Saturday, 25 January 2014

My Birmingham

Occasionally my little world of green hills and rivers (currently bigger rivers) expands to include a range of cities; most often, Birmingham. The last time I was here with specific time to wander, I was visiting the Lace exhibition in the Gas Hall (and, excitingly, attending the conference relating to it).

and enjoying the lace emerging from the building site that has now become the Library of Birmingham.

Now complete, this building, and its contents, and its funding, has been the subject of much comment, and some controversy. I think it is brilliant. A public building celebrating the arts, celebrating culture, and creating fantastic spaces from which to see, engage with, and be inspired by the city surrounding it.

[Aside: P and I also recently visited the refurbished Birmingham Rep, which is now part of the same building, and saw the brilliant Tartuffe from the front row. I only wish I could afford to go back more regularly, and that trains home from Birmingham didn't preclude evening performances without the extra expense of overnight accommodation]

But more of the Library another time. This week, work has called me to Birmingham, and it was the little details of the many and varied architectural styles that caught my attention. Birmingham has been a metropolis for a long time, so significant buildings like the Cathedral, which might in other cities stand out, are here tucked away amidst the taller office buildings, and the green space which surrounds them has become a crossing-place, a meeting place, a space for a few snatched minutes of calm.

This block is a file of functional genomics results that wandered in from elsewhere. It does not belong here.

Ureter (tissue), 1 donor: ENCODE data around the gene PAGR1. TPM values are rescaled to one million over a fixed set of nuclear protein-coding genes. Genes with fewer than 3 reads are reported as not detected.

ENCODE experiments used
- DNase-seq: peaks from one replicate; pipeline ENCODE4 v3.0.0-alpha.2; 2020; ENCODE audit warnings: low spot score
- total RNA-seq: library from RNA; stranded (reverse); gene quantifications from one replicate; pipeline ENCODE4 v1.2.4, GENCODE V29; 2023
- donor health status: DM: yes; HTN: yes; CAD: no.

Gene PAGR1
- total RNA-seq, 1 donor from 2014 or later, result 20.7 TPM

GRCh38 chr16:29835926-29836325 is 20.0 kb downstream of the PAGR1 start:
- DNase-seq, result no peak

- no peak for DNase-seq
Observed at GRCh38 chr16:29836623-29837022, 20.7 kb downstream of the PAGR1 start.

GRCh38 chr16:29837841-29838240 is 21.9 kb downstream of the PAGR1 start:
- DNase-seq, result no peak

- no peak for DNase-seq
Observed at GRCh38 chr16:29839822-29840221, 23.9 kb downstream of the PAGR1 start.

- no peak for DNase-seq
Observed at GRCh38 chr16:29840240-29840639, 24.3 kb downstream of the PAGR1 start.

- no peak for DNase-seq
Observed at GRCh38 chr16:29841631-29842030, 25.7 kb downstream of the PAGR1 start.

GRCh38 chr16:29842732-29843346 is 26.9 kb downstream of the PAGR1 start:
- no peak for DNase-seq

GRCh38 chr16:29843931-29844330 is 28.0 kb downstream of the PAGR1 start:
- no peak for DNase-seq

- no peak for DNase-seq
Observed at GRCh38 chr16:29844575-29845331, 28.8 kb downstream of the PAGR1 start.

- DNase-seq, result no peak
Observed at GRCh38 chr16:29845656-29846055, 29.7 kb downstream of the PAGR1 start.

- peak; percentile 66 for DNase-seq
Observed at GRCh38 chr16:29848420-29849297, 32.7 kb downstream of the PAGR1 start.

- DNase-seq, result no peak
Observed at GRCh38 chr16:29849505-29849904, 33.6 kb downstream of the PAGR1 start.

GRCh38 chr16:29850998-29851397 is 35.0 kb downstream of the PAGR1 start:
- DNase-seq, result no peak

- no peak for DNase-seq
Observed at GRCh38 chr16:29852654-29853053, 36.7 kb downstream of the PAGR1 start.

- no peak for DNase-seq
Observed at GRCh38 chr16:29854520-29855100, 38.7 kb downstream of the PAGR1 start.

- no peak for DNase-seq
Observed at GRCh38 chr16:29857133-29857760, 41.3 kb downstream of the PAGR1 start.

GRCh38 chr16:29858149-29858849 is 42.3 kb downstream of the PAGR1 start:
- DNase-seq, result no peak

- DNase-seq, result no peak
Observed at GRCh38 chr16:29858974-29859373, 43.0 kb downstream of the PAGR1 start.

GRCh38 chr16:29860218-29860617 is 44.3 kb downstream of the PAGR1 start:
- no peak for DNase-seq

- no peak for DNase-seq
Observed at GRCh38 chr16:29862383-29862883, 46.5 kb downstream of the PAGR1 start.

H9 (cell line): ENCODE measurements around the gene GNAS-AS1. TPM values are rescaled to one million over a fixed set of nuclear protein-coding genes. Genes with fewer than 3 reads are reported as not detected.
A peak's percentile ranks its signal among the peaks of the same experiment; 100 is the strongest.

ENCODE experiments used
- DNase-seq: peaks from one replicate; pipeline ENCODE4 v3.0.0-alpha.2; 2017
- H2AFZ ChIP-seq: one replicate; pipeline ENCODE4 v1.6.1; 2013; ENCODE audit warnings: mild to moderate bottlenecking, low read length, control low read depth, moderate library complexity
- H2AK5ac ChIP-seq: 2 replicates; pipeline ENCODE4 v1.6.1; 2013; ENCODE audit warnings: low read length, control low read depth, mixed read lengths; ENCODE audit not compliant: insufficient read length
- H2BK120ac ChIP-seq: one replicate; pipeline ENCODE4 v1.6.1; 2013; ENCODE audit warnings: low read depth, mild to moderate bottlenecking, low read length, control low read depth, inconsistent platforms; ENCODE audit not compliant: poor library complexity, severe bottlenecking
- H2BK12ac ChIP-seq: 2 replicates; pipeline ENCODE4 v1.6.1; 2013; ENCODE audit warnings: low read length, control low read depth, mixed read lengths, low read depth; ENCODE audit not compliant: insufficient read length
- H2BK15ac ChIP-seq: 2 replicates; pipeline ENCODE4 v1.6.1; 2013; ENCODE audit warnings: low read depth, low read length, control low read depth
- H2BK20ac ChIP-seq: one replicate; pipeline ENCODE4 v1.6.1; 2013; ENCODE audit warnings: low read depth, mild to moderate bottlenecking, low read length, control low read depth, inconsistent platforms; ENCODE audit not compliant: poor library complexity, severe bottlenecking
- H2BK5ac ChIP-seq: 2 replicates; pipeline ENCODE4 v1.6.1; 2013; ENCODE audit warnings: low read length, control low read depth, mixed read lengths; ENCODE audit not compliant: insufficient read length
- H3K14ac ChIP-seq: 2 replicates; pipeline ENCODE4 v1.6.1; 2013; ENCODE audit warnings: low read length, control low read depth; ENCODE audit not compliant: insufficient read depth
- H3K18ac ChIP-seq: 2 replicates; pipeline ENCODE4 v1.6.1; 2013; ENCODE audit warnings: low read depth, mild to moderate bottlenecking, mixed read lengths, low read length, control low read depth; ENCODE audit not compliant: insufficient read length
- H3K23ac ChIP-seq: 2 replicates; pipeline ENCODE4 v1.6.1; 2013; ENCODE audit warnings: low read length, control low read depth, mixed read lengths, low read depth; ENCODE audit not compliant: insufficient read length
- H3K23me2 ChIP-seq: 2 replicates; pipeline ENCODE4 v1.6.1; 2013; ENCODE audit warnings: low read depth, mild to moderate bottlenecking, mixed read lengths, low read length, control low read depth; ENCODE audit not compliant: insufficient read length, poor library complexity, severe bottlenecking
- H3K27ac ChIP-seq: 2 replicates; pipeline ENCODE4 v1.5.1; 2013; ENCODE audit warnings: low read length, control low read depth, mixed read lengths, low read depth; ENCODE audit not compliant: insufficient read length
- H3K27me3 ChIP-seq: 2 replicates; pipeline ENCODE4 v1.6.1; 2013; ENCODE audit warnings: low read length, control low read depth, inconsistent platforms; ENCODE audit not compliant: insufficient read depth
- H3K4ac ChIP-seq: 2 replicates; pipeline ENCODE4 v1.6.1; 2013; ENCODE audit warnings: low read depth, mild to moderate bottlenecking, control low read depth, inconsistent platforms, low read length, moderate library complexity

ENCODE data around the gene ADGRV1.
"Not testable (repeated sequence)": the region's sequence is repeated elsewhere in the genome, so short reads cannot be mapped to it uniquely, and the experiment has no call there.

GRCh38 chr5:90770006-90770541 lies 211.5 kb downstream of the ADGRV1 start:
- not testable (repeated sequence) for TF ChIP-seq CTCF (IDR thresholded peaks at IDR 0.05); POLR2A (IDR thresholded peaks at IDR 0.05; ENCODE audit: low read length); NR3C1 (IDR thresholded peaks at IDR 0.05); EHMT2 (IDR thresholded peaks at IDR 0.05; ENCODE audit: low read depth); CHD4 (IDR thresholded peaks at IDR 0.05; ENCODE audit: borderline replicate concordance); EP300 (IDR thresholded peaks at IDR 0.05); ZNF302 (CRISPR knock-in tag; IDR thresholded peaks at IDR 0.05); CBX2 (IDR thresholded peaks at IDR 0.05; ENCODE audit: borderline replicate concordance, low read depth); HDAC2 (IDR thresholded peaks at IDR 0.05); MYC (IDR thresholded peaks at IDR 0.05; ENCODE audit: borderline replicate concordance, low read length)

In the surrounding streets, modern shopfronts jostle with older frontages, like this pub:

And office blocks retain the traces of what they once were: the Law Library; First Floor Offices (of some description); Ships sailing over what is now a solicitors' firm.

Arcades, like in Manchester or Paris, are similarly a feature of this architecture: suddenly the monolithic façades give way to something rather different; intriguing, inviting.

Thankfully, they also still seem to house many of the independent retailers of the city.

Meanwhile, the Birmingham Museum and Art Gallery may contain an interesting and beautiful collection of paintings, the Staffordshire Hoard (certainly worth a visit, if you've not seen it) and a well organised series of exhibitions, but they also seem to have a few of the now-rare red phone boxes stashed away!

[Apologies for the blurry photo - the light was abandoning me at this stage!]

Best of all, situated as they are right in the heart of the city, they're close enough to visit on your lunch-break (and the visit is free, with donation boxes available if you're able to give to this cause), so you can catch up with your favourites and gather a bit of that peace around you before returning to the maelstrom.

Monday, 13 January 2014

Do Something Different

Sometimes, it's worth pushing the boundaries a bit, and playing with skills you don't usually use. That, plus an offer of an evening of good company in a bring-your-own setting, was what led me to take a train under the hill to Glazy Dayz on a couple of Friday evenings a little while ago.